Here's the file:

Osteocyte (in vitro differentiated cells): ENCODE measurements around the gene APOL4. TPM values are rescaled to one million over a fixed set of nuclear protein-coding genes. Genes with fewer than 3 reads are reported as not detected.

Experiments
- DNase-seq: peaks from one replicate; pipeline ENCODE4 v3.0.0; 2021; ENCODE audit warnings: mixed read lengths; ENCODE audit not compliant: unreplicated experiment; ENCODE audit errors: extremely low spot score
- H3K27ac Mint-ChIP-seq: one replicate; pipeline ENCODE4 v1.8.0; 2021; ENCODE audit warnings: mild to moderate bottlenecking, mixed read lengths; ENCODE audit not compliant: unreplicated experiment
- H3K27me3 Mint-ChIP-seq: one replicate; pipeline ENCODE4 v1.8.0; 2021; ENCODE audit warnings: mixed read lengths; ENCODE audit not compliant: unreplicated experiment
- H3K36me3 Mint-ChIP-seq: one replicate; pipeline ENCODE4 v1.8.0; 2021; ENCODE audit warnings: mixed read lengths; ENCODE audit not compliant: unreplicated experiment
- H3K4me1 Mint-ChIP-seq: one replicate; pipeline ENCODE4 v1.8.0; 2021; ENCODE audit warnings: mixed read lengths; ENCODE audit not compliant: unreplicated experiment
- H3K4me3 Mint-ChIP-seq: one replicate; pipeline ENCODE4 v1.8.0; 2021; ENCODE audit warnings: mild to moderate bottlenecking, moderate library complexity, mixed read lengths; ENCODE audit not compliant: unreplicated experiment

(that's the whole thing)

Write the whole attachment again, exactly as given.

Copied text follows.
Osteocyte (in vitro differentiated cells): ENCODE measurements around the gene APOL4. TPM values are rescaled to one million over a fixed set of nuclear protein-coding genes. Genes with fewer than 3 reads are reported as not detected.

Experiments
- DNase-seq: peaks from one replicate; pipeline ENCODE4 v3.0.0; 2021; ENCODE audit warnings: mixed read lengths; ENCODE audit not compliant: unreplicated experiment; ENCODE audit errors: extremely low spot score
- H3K27ac Mint-ChIP-seq: one replicate; pipeline ENCODE4 v1.8.0; 2021; ENCODE audit warnings: mild to moderate bottlenecking, mixed read lengths; ENCODE audit not compliant: unreplicated experiment
- H3K27me3 Mint-ChIP-seq: one replicate; pipeline ENCODE4 v1.8.0; 2021; ENCODE audit warnings: mixed read lengths; ENCODE audit not compliant: unreplicated experiment
- H3K36me3 Mint-ChIP-seq: one replicate; pipeline ENCODE4 v1.8.0; 2021; ENCODE audit warnings: mixed read lengths; ENCODE audit not compliant: unreplicated experiment
- H3K4me1 Mint-ChIP-seq: one replicate; pipeline ENCODE4 v1.8.0; 2021; ENCODE audit warnings: mixed read lengths; ENCODE audit not compliant: unreplicated experiment
- H3K4me3 Mint-ChIP-seq: one replicate; pipeline ENCODE4 v1.8.0; 2021; ENCODE audit warnings: mild to moderate bottlenecking, moderate library complexity, mixed read lengths; ENCODE audit not compliant: unreplicated experiment